Recently I found an astonishing passage in the gospel of John. Here Apostle Thomas says: “Let us also go, that we may die with Him” (John 11: 16). These words are not terribly encouraging. They do not offer a very happy outlook, and yet they are among the most beautiful words in the gospels. This is because they relate to a particular phase in the life of our Lord Jesus. Shortly before his sufferings, Jesus was called to Bethany—the place where Mary, Martha, and Lazarus lived—and received the news that His friend Lazarus had become ill: “Lord, behold, he whom You love is sick” (John 11: 3). Then Jesus said to His disciples: “Let us go to Judea again” But the disciples said: “Rabbi, lately the Jews sought to stone You, and are You going there again?” (John 11: 7-8). The Jews had attempted to stone Jesus several times. The disciples did not understand: on the one hand, Jesus wanted to go back to Judea even though it was dangerous, and on the other hand, He wanted to go to Lazarus, even though the latter had already died in the meantime. This no longer made any sense to them. But then Thomas said: “Let us also go, that we may die with Him!” With these words, Thomas encouraged the other disciples to follow the Lord even into death.
Let us not allow the Lord to go alone. Let us go with Him in order to proclaim the gospel! Jesus found Himself in a special situation, and so did the disciples. He had a message to deliver, and no one wanted to hear it. Indeed it was even dangerous to proclaim the gospel. The message of the gospel must be delivered, however. God wants all mankind to hear it.
Today the gospel is not met with agreement in all quarters. Although we are not likely to be stoned for proclaiming it, we do meet with strong resistance at times. People try to explain to us that the gospel of Christ is no longer relevant. It appears to be so outdated to believe that Jesus will come again. It no longer appears relevant to our time when we say that we need forgiveness of sins. It no longer seems relevant to say that there are living Apostles. Many take offence to this message. But the world needs to hear it nevertheless. Even if there are not many who still want to hear it today, this message must continue to be preached, it must continue to spread—and that is why the Lord needs us.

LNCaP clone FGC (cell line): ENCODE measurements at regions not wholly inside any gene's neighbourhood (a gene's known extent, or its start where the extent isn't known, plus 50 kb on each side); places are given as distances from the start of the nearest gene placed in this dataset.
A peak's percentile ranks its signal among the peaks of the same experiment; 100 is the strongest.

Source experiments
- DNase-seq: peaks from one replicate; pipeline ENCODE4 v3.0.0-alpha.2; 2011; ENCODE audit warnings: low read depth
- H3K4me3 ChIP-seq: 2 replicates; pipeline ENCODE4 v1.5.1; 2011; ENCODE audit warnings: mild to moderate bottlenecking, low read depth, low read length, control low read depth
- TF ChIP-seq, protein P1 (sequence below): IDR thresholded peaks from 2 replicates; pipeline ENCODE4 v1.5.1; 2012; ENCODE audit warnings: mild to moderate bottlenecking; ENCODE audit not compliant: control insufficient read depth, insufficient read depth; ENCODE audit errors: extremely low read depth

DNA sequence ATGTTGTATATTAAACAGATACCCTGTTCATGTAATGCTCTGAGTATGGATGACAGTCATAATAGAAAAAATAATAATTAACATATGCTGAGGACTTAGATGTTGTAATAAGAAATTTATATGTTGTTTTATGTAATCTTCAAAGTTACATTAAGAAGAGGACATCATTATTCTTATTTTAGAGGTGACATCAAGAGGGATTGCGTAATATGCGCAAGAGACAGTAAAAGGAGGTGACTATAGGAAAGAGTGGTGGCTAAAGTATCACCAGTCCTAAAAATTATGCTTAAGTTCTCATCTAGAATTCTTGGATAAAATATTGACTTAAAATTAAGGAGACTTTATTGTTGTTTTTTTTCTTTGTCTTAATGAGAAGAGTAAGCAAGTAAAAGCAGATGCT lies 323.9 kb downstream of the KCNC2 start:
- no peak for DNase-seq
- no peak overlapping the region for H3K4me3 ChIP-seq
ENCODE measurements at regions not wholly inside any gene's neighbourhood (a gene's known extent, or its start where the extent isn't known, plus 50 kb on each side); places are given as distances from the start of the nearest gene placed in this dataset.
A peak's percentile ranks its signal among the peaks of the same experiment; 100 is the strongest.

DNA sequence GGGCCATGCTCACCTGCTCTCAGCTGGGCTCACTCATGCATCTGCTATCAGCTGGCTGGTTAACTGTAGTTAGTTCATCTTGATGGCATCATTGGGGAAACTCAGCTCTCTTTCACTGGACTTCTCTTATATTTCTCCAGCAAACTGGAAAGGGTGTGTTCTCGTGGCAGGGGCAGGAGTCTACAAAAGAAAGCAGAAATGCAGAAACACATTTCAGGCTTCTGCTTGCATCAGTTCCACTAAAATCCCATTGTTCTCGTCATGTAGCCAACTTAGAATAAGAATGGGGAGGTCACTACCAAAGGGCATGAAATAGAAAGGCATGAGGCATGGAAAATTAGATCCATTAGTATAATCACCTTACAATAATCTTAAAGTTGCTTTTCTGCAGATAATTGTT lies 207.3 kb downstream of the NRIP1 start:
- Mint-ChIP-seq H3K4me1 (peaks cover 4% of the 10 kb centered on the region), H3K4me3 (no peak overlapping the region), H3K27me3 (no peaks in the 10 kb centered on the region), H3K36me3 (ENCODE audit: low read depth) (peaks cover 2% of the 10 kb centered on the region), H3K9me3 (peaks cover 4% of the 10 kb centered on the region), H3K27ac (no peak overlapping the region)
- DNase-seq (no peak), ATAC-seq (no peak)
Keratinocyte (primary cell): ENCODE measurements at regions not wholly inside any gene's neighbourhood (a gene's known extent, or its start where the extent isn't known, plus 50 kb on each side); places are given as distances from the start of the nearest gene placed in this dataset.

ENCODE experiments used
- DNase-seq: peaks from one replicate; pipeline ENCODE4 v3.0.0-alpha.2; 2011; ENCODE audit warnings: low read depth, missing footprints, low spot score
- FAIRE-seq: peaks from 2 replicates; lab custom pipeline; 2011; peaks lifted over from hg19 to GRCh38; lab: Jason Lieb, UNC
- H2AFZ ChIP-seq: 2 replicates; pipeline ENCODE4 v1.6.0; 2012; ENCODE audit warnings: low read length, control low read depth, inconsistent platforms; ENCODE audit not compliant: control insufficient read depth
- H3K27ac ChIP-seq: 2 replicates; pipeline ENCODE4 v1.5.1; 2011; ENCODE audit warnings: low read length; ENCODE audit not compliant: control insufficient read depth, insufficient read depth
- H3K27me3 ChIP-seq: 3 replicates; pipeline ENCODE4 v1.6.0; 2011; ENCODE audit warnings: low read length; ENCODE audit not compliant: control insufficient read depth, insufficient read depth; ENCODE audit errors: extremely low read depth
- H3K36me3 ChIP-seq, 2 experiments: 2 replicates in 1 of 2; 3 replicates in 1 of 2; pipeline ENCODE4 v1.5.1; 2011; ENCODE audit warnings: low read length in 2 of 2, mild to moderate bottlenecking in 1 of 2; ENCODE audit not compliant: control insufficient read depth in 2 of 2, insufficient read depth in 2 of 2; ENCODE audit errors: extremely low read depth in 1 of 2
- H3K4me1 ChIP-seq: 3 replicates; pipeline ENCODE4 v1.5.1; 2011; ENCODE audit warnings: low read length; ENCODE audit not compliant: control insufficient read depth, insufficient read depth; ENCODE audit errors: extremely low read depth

Let us go with the Lord in order to proclaim the gospel. The disciples were prepared to go with the Lord. They were well aware of the risks associated with this: if the Lord were to be arrested, there would be trouble for them as well.
Today one might say: “We are Christians. We are New Apostolic Christians. But if we do not tell anyone about this, people will leave us alone. After all, people do not want to hear about it anyway!” No! Let us not remain in the shadows! Let us clearly profess our faith and say: “We are Christians! We believe in Jesus Christ. For us the gospel is divine truth. We believe in the return of Christ. We believe in the commission of His Apostles.” Let us go with Jesus in order to proclaim the gospel, and let us profess our faith! That is what Thomas recognised in his time, and that is also what he called upon the other disciples to do. Let us go with Jesus, even if this is associated with risks, even if we must live through certain inconveniences and troubles, even if one or the other laughs at us, even if we are attacked.
* From a divine service with the Chief Apostle